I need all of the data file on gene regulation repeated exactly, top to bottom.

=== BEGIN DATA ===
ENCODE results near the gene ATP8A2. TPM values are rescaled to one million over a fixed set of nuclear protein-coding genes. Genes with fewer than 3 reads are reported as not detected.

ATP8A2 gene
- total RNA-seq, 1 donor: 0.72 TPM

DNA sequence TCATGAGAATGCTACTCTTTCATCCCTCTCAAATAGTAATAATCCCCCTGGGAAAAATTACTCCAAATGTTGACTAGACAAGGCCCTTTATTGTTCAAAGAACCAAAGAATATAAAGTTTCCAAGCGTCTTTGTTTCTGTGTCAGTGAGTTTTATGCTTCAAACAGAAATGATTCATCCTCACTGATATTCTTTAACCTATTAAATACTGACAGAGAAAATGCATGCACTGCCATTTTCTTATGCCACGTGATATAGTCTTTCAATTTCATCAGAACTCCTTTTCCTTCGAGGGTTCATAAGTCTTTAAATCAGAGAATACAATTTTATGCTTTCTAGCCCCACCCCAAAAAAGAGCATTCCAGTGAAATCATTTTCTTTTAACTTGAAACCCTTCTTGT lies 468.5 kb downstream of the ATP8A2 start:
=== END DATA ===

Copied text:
ENCODE results near the gene ATP8A2. TPM values are rescaled to one million over a fixed set of nuclear protein-coding genes. Genes with fewer than 3 reads are reported as not detected.

ATP8A2 gene
- total RNA-seq, 1 donor: 0.72 TPM

DNA sequence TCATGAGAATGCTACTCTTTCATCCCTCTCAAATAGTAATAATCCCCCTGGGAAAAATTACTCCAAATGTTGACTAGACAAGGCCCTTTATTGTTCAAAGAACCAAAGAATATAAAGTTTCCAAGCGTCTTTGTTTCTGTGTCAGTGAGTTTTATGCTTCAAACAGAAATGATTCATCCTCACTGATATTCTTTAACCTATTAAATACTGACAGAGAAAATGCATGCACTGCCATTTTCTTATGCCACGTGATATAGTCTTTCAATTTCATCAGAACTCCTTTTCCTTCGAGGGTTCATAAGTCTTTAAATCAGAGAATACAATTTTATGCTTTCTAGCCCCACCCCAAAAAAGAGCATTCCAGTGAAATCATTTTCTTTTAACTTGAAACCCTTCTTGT lies 468.5 kb downstream of the ATP8A2 start: